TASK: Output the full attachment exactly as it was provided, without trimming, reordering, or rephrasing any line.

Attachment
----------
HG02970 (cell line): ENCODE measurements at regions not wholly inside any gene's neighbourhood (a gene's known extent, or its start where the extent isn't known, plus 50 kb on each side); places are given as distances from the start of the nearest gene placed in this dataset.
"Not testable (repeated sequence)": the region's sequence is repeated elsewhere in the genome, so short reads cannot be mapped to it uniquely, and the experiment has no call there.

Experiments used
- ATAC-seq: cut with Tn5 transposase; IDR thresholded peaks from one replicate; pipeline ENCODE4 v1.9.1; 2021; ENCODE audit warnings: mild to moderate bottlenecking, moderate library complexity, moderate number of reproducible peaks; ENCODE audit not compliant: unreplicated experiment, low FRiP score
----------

HG02970 (cell line): ENCODE measurements at regions not wholly inside any gene's neighbourhood (a gene's known extent, or its start where the extent isn't known, plus 50 kb on each side); places are given as distances from the start of the nearest gene placed in this dataset.
"Not testable (repeated sequence)": the region's sequence is repeated elsewhere in the genome, so short reads cannot be mapped to it uniquely, and the experiment has no call there.

Experiments used
- ATAC-seq: cut with Tn5 transposase; IDR thresholded peaks from one replicate; pipeline ENCODE4 v1.9.1; 2021; ENCODE audit warnings: mild to moderate bottlenecking, moderate library complexity, moderate number of reproducible peaks; ENCODE audit not compliant: unreplicated experiment, low FRiP score